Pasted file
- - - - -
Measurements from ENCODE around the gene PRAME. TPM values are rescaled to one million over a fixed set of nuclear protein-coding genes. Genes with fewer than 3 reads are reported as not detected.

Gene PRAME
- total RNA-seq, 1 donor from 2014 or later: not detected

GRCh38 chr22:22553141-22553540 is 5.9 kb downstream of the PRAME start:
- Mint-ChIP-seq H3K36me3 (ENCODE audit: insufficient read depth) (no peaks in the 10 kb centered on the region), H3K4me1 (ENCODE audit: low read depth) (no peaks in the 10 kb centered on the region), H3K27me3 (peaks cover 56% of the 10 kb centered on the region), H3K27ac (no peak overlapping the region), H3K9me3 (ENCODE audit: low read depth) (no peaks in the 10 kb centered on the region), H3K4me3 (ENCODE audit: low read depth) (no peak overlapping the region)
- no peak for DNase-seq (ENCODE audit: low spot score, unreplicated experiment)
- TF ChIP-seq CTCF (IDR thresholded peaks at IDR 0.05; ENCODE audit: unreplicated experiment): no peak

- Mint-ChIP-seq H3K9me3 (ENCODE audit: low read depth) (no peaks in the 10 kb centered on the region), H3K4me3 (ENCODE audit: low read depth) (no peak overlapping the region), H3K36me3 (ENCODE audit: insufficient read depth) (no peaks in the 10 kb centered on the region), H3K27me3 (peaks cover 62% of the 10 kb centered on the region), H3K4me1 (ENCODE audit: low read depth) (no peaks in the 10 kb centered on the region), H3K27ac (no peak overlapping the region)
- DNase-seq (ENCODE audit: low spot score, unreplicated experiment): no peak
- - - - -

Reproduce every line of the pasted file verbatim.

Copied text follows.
Measurements from ENCODE around the gene PRAME. TPM values are rescaled to one million over a fixed set of nuclear protein-coding genes. Genes with fewer than 3 reads are reported as not detected.

Gene PRAME
- total RNA-seq, 1 donor from 2014 or later: not detected

GRCh38 chr22:22553141-22553540 is 5.9 kb downstream of the PRAME start:
- Mint-ChIP-seq H3K36me3 (ENCODE audit: insufficient read depth) (no peaks in the 10 kb centered on the region), H3K4me1 (ENCODE audit: low read depth) (no peaks in the 10 kb centered on the region), H3K27me3 (peaks cover 56% of the 10 kb centered on the region), H3K27ac (no peak overlapping the region), H3K9me3 (ENCODE audit: low read depth) (no peaks in the 10 kb centered on the region), H3K4me3 (ENCODE audit: low read depth) (no peak overlapping the region)
- no peak for DNase-seq (ENCODE audit: low spot score, unreplicated experiment)
- TF ChIP-seq CTCF (IDR thresholded peaks at IDR 0.05; ENCODE audit: unreplicated experiment): no peak

- Mint-ChIP-seq H3K9me3 (ENCODE audit: low read depth) (no peaks in the 10 kb centered on the region), H3K4me3 (ENCODE audit: low read depth) (no peak overlapping the region), H3K36me3 (ENCODE audit: insufficient read depth) (no peaks in the 10 kb centered on the region), H3K27me3 (peaks cover 62% of the 10 kb centered on the region), H3K4me1 (ENCODE audit: low read depth) (no peaks in the 10 kb centered on the region), H3K27ac (no peak overlapping the region)
- DNase-seq (ENCODE audit: low spot score, unreplicated experiment): no peak